Monday, August 15, 2022

What will Saskatchewan's electricity supply look like through 2030?

I asked SaskPower via the "Contact Us" form if they could share a copy of the "10-Year Generation Supply Plan" that was mentioned on p106 of the 2021-22 Annual Report. The reply was "it's on the website" (I don't think it is) so I've been piecing the path to 2030 together out of a few different sources.

The post will explore Saskatchewan's electrical supply mix up to 2030, as well as hit these themes:

  • The difference between generating capacity (MW) and electricity supplied (GWh), because one looks good for ad campaigns and the other runs homes and industry,
  • Saskatchewan's go-forward dependence on natural gas as our primary energy source, and
  • A few thoughts about ownership and costs of renewables and who benefits.

It was fun to try and piece this together. There are definitely assumptions and missing pieces of information, and I've tried to flag those where they're obvious. Sources are linked in a spreadsheet at the bottom of this post. 

Scenario 1: 40% Renewables by Capacity (T&D Report) 

Here's what I've put together from SaskPower's annual reports, blog posts, found presentations, external reports, news articles, and more. Some key inputs to this model:

  • 2022 is from the System Map, 2027 is derived from the 5-year forecast in the 2021-22 Annual Report, and 2030 is based on a) a SaskPower Transmission & Distribution report found online dated October 2021 and b) a SaskPower blog post stating 7000 MW of generation capacity by 2030. 
  • Project-based capacity is added where known, like the Bekevar Wind Energy Facility in 2023 and the Great Plains Power Station in 2024. 
  • Most other values are linear interpolations between known/inferred data points (e.g. everything in 2028 and 2029 is an interpolation between 2027 and 2030). 

Insights from this model: 
  • Coal is not completely shutting down in 2030: Boundary Dam Unit #3 (equipped with Carbon Capture and Storage) will continue to add ~115 MW of generation capacity to the grid. 
  • Dispatchable power (available anytime: coal, gas, hydro) has a healthy buffer over the projected peak load. We need lights on calm, dark days! 
  • The sum of hydro, wind, and solar "renewable" energy total about 40%, which is about the minimum SaskPower has committed to by 2030 (they've given a range of 40-50%). 
  • Look at all that gas! Gas is the primary replacement energy source for coal.
  • One invisible data point (and source of model error/uncertainty) is that in the late 2020s a 650 MW interconnect will be completed to the US, allowing SK to import/export power. I assume this is factored into existing 2030 generation capacity models that have been published to date, but I'm not showing a 650 MW increase in capacity in any one year.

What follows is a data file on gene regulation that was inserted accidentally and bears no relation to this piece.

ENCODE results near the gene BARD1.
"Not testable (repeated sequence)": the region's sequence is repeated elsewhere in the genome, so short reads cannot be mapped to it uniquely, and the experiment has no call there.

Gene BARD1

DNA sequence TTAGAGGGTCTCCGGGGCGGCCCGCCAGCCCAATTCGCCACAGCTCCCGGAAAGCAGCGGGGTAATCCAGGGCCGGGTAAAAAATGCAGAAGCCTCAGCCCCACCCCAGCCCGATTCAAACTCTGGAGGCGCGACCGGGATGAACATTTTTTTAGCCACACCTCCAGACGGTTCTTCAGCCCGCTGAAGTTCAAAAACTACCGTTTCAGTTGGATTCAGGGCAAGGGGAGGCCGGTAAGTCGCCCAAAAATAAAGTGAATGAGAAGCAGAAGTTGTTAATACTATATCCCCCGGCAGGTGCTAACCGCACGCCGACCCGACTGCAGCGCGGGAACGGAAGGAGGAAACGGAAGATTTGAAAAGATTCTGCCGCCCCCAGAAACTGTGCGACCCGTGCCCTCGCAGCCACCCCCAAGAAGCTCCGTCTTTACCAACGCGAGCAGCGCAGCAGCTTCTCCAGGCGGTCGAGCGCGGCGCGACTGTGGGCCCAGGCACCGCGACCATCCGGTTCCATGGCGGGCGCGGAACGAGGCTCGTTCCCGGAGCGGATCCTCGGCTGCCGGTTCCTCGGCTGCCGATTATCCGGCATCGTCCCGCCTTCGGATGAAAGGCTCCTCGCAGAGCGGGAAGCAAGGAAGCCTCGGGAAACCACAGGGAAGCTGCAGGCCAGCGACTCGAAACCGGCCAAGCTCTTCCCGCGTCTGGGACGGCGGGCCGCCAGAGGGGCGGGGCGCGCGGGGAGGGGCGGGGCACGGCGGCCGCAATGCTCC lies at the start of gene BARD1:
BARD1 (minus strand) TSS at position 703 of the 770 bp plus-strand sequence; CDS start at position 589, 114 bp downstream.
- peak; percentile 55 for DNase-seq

With the chart above, megawatts (MW) of generation capacity do not tell the whole story. What matters is GWh of power delivered to end-users (more commonly kWh on your power bill). Recall: MW is instantaneous; GWh is accumulated. 100 W is how much energy your laptop is using right now, 500 kWh is what your home consumed last month. MW is like the instant flow from your faucet; GWh is like the water collected in the sink. 

Anyway, when you convert from megawatts (MW) of generation capacity to GWh (electricity supplied) a slightly different picture emerges. Gas gets bigger, solar gets infinitesimally small. This is because solar's capacity factor - the ratio of actual power provided to theoretical power provided under ideal circumstances - is about 15%*. Natural gas has historically run at a capacity factor of 58% the last few years, coal about 74%. 

* (in fact, in 2021-22 solar's capacity factor was just 2.5% according to SaskPower's annual report, but I've fudged it up to 15% to align with typical expectations. I'm guessing there was a rounding error not in solar's favour in the report)

Note: I'm only showing 2022, 2027 and 2030 as those were the years with the most data available on the power supply mix in those years. 

We'll do one final transformation on Scenario 1, flipping the above chart into percentages:

The takeaway is the "40% renewables" narrative refers to capacity which is only available under the best possible conditions. In reality we expect the electricity supplied from renewables (based on historical data) to be more like ~32%. 

Scenario 2: 50% Renewables by Capacity 

SaskPower noted in their 2020-21 Sustainability Report that by 2030, renewables could make "up to" 50% of Saskatchewan's supply mix. Let's explore how that would look:

Assumptions and insights:

  • I've assumed that most changes occur between 2027 and 2030. 
  • I've also assumed a) we're still expecting 7000 MW of generating capacity in 2030, b) there's not much room for hydro growth over Scenario 1, and c) that wind/solar displaces new gas. 
  • I've assumed, for lack of a published plan, that the ratio of wind-to-solar will be the same in 2030 as in 2027. 
  • At first glance it looks very similar to Scenario 1, but the wind and solar bars are bigger at the end of the decade. Dispatchable sources are still safely above peak load. 

Let's transform to GWh and, based on historical utilization rates, see how much work can actually be done: 

There is a problem with this chart that may be hard to spot at first: in 2030 in Scenario 2, we're making less power than in 2030 in Scenario 1. Within the constant 7000 MW of generating capacity we have to play with, the lower capacity factors of wind and solar have lowered the total output of the grid. 

I've shown natural gas utilization on the above trend, and below I'll show what would need to happen to meet the energy output of Scenario 1: we'll need to increase utilization (capacity factor) from a historical 58% to about 64%. Unlike intermittent energy sources, increasing utilization is easy with dispatchable sources.